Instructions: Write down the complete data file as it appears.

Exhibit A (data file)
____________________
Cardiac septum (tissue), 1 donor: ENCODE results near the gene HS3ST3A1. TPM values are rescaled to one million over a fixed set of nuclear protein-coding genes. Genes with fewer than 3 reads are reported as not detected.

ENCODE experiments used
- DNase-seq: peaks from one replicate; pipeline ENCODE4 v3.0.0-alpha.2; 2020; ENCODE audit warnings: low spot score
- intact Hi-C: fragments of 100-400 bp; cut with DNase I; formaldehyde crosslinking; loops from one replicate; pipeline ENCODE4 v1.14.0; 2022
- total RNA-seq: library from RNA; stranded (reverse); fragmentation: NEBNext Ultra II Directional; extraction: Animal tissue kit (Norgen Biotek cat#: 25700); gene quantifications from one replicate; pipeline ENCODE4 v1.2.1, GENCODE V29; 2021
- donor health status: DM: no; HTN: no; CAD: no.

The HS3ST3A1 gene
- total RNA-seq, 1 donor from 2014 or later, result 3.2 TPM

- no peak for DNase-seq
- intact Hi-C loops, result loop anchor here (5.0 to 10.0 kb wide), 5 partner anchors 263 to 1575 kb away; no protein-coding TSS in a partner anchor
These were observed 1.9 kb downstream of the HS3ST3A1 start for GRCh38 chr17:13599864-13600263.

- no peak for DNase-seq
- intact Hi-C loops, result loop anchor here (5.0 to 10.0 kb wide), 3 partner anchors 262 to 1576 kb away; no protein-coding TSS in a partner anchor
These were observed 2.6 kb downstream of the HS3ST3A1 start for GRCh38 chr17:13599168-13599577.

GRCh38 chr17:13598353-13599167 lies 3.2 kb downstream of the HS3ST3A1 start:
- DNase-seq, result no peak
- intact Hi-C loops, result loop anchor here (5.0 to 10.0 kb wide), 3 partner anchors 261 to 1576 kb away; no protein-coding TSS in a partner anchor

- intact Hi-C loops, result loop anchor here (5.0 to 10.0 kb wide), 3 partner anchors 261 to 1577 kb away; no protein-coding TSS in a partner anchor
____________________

Cardiac septum (tissue), 1 donor: ENCODE results near the gene HS3ST3A1. TPM values are rescaled to one million over a fixed set of nuclear protein-coding genes. Genes with fewer than 3 reads are reported as not detected.

ENCODE experiments used
- DNase-seq: peaks from one replicate; pipeline ENCODE4 v3.0.0-alpha.2; 2020; ENCODE audit warnings: low spot score
- intact Hi-C: fragments of 100-400 bp; cut with DNase I; formaldehyde crosslinking; loops from one replicate; pipeline ENCODE4 v1.14.0; 2022
- total RNA-seq: library from RNA; stranded (reverse); fragmentation: NEBNext Ultra II Directional; extraction: Animal tissue kit (Norgen Biotek cat#: 25700); gene quantifications from one replicate; pipeline ENCODE4 v1.2.1, GENCODE V29; 2021
- donor health status: DM: no; HTN: no; CAD: no.

The HS3ST3A1 gene
- total RNA-seq, 1 donor from 2014 or later, result 3.2 TPM

- no peak for DNase-seq
- intact Hi-C loops, result loop anchor here (5.0 to 10.0 kb wide), 5 partner anchors 263 to 1575 kb away; no protein-coding TSS in a partner anchor
These were observed 1.9 kb downstream of the HS3ST3A1 start for GRCh38 chr17:13599864-13600263.

- no peak for DNase-seq
- intact Hi-C loops, result loop anchor here (5.0 to 10.0 kb wide), 3 partner anchors 262 to 1576 kb away; no protein-coding TSS in a partner anchor
These were observed 2.6 kb downstream of the HS3ST3A1 start for GRCh38 chr17:13599168-13599577.

GRCh38 chr17:13598353-13599167 lies 3.2 kb downstream of the HS3ST3A1 start:
- DNase-seq, result no peak
- intact Hi-C loops, result loop anchor here (5.0 to 10.0 kb wide), 3 partner anchors 261 to 1576 kb away; no protein-coding TSS in a partner anchor

- intact Hi-C loops, result loop anchor here (5.0 to 10.0 kb wide), 3 partner anchors 261 to 1577 kb away; no protein-coding TSS in a partner anchor